There's no denying the raw power of social media.
From Facebook's role in the Arab Spring in 2011, to Twitter as the core platform for taking on gun control laws in 2018, social media serves as the birthplace of awareness-building and action-taking in a digital era.
It’s also been the incubator for messages like #1000blackgirlbooks, the heart of resilience in #neveragain and the bravery of #metoo.
As we speak, it's giving people all around the world a voice and the ability to break down social, political, and cultural barriers in ways we could never imagine before.
It's helped us argue, advocate, mobilize.
Support, strengthen, sound-off.
It's arguably the ultimate learning tool (and one of *the* most accessible ones for all, at that).
Intentional use of social media can provide a professional pathway for learners to:
If you've ever flown on an airplane, you know well the following 'in-the-event-of-an-emergency' directive by heart:
'Please secure your own oxygen mask first before assisting others.'--Flight Attendant (preferably one of the ones who let's me stuff all my crap under the seat)
I'll admit, it stings a little every time I hear it (no matter how many times!); because at face-value, it seems a little counter-intuitive to the average Hero in all of us.
(Like, 'don't I *want* to put others before myself? 'cuzzzz the Bible tells me so...?')
Yet in the event of that kind of emergency, the most logical thing to do is--in fact--follow the dang directive (it's sheer oxygen + science, y'all).
Meanwhile, to a teacher, it's still straight-up blasphemy-talk.
By signing the dotted line to be an educator, we pledge (at minimum) the following:
Listening and creating podcasts in the classroom lead to critical reading and writing growth, and both deserve a place in your ELA classroom.
When it comes to creating podcasts in the classroom, I can see where you’re skeptical.
In other words, how can audio consumption + production genuinely lead to critical reading--even writing--growth?
Good thing you showed up today because this post has some A’s for your sweet Q’s.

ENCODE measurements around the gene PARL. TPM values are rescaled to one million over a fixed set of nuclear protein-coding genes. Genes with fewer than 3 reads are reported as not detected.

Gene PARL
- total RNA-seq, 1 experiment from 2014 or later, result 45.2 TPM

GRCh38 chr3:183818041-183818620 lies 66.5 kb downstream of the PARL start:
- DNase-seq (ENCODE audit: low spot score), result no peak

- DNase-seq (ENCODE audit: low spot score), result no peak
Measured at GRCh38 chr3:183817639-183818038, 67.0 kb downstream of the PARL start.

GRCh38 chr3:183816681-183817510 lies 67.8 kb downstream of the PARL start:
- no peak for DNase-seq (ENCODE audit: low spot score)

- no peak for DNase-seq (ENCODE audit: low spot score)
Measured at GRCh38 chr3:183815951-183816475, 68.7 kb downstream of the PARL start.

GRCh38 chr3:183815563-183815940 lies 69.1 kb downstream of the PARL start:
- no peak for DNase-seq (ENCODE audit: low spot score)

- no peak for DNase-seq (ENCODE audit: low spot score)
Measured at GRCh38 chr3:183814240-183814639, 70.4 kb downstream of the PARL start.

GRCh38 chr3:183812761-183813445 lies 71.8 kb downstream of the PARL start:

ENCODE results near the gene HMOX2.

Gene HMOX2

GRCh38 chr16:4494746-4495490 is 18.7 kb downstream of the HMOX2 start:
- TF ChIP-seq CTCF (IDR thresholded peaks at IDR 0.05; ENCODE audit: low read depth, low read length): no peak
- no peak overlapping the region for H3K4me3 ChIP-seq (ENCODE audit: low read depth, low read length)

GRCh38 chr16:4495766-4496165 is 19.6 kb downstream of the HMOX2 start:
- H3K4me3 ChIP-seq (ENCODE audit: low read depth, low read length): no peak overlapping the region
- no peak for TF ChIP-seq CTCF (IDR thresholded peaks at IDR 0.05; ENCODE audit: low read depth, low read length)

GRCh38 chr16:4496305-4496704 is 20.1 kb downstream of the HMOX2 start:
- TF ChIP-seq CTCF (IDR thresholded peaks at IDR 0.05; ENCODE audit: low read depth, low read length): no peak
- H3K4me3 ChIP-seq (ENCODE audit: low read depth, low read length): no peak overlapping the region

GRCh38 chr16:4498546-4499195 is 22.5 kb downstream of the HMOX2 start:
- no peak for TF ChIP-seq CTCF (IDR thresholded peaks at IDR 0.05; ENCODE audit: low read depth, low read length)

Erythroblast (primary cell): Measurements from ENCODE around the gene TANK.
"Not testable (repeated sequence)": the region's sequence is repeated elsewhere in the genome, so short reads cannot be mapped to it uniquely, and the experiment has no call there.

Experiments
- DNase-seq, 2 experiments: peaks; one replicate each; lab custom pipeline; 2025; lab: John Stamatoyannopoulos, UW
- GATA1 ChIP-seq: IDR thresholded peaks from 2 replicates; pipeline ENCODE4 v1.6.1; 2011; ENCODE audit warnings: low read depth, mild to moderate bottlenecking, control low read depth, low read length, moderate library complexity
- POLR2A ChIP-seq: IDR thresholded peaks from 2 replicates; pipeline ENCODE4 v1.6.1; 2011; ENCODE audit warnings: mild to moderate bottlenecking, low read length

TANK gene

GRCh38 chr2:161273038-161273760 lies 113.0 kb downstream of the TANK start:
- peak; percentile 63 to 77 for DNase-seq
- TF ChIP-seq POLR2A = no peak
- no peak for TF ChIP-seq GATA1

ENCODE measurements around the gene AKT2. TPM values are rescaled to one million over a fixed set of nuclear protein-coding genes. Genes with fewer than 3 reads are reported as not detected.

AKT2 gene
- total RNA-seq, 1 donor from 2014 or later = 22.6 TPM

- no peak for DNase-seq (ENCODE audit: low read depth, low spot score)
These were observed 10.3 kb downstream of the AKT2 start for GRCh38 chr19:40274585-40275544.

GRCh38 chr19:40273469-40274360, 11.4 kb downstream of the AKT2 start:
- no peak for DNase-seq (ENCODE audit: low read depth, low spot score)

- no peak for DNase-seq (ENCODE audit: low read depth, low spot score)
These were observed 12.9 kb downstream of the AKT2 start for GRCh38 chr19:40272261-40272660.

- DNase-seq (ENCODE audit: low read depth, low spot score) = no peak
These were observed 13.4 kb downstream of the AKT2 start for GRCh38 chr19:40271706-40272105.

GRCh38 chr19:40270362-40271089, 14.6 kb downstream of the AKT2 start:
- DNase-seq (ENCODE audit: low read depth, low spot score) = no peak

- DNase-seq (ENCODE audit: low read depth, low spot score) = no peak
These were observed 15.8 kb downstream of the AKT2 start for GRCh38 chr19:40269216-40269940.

Having your students listen to podcasts has its benefits. But it's pretty magical, actually, just how much of the writing process, in particular, is tucked neatly inside the creation of a single podcast episode: from brainstorming to field research, crafting catchy intros, organizing ideas, and more.
...let’s talk podcasts!
Do you listen to them yourself?
According to Jay...
If I could have one wish in my classroom, it would be for my writers to approach their essays the way they do their video games.
Gamers will die a thousand deaths and get right back up again as they fight relentlessly to secure that next ‘save’ spot. But when they put down the joystick and pick up their pencils, unfortunately, our writers leave that mindset next to their gaming consoles.
You can call Writer’s Circle all *week* if you want, but if there’s no intrinsic driver calling those students to duty, forget it.
But if we combine this knowledge with what we know about today’s students, we just might find space to pivot, after all.
In Holly Clark and Tanya Avrith’s text, The Google-Infused Classroom, they outline 10 important characteristics of today’s learners, two of which are key to this post.
Not all of our students will go on to be entrepreneurs. But that doesn’t mean they shouldn’t learn to think like them...
We live in an entrepreneurially-minded world, where skills such as problem-solving, creativity, grit, and teamwork are the backbone of innovation and progress.
In having these skills, our learners will better understand themselves and the needs of our society.
Yet one-too-many teachers (former Self, including) operate on the belief that entrepreneurial skills and cognitive learning targets can’t co-exist in the same lesson plan.
(Think Harry-Potter-and-Lord-Voldemort, here)
There just isn’t enough *time*, we tell ourselves, to dedicate toward teaching self-direction!
But if I’m speaking the God’s Honest on a Sunday: that’s a bunch of malarky. Hogwash.
Straight rubbish, y’all.
After all, what’s a good, written argument if...
Teaching argument in the high school classroom is pretty much a ‘must,’ right?
Somewhere between core learning standards in academics and an increasing need for critical thinking and problem-solving in the real world, the-art-of-argumentation-as-unit continues to gain its momentum (and rightfully so!)